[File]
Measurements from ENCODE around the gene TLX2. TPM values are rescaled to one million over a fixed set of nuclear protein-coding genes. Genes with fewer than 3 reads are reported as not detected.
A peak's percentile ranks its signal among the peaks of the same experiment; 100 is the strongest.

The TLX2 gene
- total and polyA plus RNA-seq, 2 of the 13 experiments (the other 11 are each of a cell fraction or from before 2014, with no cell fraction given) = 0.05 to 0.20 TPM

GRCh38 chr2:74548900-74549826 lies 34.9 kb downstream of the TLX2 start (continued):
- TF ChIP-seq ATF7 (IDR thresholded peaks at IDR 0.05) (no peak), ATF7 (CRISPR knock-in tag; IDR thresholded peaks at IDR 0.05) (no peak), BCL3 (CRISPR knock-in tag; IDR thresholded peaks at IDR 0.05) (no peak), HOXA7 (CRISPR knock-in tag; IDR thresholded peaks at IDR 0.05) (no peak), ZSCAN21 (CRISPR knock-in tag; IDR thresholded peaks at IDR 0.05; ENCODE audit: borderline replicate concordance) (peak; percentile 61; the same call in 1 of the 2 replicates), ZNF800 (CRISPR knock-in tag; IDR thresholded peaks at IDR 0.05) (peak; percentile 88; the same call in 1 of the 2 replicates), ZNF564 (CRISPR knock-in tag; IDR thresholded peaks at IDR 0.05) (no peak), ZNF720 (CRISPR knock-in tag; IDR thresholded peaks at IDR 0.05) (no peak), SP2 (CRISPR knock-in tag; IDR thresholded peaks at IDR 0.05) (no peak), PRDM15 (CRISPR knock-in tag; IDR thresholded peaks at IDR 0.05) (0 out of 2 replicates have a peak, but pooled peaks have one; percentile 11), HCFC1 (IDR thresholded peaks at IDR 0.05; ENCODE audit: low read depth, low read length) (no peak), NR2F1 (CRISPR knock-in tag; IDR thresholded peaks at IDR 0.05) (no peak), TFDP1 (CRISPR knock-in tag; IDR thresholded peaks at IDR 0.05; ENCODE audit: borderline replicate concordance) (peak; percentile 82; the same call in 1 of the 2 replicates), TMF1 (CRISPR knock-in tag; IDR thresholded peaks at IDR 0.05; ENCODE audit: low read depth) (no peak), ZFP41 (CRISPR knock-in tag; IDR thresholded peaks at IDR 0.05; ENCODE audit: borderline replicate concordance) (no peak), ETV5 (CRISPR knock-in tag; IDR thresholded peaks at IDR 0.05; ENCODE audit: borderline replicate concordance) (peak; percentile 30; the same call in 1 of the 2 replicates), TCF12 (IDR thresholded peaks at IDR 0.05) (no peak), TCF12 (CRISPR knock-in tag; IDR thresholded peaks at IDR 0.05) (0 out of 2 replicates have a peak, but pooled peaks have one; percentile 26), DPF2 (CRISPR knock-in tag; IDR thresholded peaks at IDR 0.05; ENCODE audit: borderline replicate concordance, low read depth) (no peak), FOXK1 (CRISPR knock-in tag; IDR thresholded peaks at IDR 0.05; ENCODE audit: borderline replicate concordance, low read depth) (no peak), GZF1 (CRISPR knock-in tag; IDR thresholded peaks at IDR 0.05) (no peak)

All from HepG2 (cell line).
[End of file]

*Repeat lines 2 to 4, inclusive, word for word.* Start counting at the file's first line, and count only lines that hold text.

A peak's percentile ranks its signal among the peaks of the same experiment; 100 is the strongest.

The TLX2 gene
- total and polyA plus RNA-seq, 2 of the 13 experiments (the other 11 are each of a cell fraction or from before 2014, with no cell fraction given) = 0.05 to 0.20 TPM